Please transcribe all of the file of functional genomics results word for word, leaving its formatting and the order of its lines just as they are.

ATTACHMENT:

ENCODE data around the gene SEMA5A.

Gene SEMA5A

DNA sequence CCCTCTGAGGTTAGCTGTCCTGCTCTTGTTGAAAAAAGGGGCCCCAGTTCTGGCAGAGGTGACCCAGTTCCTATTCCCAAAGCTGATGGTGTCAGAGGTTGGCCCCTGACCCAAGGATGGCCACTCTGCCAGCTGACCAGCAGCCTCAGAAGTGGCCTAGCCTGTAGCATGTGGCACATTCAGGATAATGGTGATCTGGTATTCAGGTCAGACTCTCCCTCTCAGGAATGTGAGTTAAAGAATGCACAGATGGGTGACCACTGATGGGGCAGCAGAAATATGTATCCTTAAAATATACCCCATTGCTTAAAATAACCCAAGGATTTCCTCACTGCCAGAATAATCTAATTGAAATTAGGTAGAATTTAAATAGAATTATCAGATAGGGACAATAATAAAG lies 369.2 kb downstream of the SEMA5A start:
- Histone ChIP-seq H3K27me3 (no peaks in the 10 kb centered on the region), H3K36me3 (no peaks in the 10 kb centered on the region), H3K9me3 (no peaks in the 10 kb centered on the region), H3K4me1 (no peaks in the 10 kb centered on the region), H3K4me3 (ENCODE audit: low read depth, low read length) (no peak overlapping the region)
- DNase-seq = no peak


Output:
ENCODE data around the gene SEMA5A.

Gene SEMA5A

DNA sequence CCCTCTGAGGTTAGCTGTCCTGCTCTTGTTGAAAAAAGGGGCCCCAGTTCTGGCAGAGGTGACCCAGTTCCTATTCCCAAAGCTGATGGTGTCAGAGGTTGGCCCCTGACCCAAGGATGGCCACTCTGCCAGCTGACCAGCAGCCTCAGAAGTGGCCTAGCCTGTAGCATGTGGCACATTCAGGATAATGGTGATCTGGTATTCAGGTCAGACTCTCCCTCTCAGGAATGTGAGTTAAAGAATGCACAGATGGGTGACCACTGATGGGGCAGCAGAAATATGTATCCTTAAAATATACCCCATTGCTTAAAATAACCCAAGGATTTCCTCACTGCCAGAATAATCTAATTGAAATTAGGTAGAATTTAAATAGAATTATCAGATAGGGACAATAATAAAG lies 369.2 kb downstream of the SEMA5A start:
- Histone ChIP-seq H3K27me3 (no peaks in the 10 kb centered on the region), H3K36me3 (no peaks in the 10 kb centered on the region), H3K9me3 (no peaks in the 10 kb centered on the region), H3K4me1 (no peaks in the 10 kb centered on the region), H3K4me3 (ENCODE audit: low read depth, low read length) (no peak overlapping the region)
- DNase-seq = no peak